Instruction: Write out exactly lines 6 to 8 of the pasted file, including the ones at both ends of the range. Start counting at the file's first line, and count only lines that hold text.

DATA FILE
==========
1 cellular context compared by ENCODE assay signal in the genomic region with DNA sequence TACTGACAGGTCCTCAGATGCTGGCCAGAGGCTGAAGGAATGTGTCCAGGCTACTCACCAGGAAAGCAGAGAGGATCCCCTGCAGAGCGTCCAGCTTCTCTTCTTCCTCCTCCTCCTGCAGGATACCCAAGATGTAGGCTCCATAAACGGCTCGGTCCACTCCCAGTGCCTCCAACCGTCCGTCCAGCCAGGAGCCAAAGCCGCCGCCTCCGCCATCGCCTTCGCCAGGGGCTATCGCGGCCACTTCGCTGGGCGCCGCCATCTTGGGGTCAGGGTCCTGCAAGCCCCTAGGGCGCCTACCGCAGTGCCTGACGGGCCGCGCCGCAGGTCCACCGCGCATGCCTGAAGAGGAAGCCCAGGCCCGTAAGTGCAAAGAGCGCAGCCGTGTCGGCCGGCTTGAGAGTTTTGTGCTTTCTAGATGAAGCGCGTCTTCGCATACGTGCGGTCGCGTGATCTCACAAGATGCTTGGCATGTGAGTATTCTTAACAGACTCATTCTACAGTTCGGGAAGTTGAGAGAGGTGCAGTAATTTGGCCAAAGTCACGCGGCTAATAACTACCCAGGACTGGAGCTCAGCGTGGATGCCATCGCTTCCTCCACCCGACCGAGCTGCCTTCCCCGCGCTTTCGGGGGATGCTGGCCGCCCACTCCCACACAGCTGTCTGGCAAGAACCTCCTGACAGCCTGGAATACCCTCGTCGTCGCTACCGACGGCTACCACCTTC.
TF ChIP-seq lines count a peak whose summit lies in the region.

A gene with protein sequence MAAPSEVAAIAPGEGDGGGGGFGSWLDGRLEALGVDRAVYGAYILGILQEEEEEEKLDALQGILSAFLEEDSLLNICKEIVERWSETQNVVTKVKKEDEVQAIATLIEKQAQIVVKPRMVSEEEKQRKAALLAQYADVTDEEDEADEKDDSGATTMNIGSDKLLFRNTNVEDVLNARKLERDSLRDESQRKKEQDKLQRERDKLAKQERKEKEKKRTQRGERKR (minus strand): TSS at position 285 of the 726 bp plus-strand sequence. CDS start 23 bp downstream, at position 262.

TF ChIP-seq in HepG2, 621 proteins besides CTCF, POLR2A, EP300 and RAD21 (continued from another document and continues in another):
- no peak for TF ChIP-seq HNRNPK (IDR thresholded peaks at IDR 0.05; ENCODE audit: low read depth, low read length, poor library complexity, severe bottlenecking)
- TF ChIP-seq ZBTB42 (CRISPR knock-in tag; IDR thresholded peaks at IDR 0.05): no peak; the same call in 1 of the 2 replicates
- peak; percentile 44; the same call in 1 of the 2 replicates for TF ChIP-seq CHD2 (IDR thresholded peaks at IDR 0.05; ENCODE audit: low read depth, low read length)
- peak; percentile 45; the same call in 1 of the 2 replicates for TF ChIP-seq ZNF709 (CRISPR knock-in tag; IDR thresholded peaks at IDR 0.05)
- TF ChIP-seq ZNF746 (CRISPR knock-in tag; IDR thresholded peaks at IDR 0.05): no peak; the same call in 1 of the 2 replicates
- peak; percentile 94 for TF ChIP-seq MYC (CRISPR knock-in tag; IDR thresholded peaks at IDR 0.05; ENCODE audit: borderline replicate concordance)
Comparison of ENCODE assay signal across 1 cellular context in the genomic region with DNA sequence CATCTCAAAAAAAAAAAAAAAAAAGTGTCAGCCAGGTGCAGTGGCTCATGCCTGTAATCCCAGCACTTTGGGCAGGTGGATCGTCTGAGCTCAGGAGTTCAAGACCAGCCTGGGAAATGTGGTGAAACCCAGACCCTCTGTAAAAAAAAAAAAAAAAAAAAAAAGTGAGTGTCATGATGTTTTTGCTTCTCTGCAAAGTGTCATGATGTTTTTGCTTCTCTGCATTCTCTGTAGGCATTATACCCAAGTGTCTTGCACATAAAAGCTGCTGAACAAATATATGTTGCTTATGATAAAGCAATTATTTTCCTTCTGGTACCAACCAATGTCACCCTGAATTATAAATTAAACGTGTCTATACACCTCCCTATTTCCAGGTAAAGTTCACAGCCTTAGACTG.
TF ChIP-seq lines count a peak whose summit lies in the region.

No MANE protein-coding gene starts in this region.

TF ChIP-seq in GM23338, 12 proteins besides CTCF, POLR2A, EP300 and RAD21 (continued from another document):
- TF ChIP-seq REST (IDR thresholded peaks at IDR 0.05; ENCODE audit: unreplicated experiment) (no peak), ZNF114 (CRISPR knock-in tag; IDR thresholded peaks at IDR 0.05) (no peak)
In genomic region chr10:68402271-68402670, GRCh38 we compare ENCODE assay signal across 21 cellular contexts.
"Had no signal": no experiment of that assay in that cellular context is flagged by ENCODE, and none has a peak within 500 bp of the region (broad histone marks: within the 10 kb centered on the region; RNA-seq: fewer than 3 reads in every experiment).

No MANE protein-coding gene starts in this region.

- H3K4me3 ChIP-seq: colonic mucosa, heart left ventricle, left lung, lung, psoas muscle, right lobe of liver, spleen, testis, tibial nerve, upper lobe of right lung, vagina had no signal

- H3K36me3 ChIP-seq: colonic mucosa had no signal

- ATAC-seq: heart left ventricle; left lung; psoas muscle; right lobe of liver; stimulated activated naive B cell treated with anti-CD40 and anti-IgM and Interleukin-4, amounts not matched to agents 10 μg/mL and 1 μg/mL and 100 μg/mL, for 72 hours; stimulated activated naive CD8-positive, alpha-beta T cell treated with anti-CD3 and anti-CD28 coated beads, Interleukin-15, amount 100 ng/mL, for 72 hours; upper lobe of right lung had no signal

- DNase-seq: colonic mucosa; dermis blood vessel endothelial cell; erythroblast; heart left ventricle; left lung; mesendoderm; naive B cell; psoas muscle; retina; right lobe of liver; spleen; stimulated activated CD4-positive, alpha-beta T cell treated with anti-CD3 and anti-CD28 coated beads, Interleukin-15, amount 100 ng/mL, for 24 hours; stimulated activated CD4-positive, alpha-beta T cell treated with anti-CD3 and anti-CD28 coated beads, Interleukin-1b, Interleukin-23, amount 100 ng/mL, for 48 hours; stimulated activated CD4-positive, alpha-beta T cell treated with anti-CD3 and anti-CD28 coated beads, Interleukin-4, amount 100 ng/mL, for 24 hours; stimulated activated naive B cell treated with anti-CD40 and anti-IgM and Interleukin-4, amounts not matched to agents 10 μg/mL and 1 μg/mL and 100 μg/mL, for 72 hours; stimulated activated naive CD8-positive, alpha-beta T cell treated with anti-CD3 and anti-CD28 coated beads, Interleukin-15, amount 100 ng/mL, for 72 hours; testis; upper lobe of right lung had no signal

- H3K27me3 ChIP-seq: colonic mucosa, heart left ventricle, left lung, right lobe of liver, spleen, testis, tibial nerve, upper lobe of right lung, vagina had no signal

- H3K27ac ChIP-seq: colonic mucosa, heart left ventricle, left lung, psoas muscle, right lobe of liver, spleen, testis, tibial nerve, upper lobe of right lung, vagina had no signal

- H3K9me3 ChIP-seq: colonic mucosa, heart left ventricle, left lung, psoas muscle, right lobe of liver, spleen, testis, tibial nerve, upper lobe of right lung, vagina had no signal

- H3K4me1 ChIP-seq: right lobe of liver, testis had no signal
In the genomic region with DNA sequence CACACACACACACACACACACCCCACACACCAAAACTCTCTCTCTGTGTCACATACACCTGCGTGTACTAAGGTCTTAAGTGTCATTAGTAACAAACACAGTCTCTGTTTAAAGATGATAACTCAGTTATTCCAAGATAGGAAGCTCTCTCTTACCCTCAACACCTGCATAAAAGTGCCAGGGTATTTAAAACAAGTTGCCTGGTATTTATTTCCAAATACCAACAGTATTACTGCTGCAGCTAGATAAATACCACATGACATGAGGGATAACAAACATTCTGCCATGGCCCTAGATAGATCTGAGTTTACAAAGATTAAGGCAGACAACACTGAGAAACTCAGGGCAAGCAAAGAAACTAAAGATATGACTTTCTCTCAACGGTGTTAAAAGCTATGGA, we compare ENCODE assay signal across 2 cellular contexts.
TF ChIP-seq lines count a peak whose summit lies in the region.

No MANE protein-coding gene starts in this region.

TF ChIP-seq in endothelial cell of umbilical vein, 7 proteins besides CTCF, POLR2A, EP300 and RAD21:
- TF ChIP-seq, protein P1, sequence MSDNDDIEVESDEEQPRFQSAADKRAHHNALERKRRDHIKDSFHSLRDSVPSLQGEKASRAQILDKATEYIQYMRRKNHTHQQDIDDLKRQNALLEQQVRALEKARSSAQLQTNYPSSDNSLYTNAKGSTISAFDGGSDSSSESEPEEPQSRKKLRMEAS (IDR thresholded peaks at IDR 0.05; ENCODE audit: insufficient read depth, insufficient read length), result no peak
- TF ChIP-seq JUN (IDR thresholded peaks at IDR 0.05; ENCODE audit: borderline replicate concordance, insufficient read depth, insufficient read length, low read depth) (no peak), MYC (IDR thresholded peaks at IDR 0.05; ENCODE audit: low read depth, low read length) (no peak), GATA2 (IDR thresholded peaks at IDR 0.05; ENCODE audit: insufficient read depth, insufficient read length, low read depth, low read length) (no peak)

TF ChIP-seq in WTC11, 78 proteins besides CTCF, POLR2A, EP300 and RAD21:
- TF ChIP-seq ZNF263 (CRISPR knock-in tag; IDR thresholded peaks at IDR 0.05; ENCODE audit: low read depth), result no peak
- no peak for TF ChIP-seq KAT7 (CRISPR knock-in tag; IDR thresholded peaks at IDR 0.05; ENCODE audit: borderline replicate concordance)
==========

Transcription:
- TF ChIP-seq ZBTB42 (CRISPR knock-in tag; IDR thresholded peaks at IDR 0.05): no peak; the same call in 1 of the 2 replicates
- peak; percentile 44; the same call in 1 of the 2 replicates for TF ChIP-seq CHD2 (IDR thresholded peaks at IDR 0.05; ENCODE audit: low read depth, low read length)
- peak; percentile 45; the same call in 1 of the 2 replicates for TF ChIP-seq ZNF709 (CRISPR knock-in tag; IDR thresholded peaks at IDR 0.05)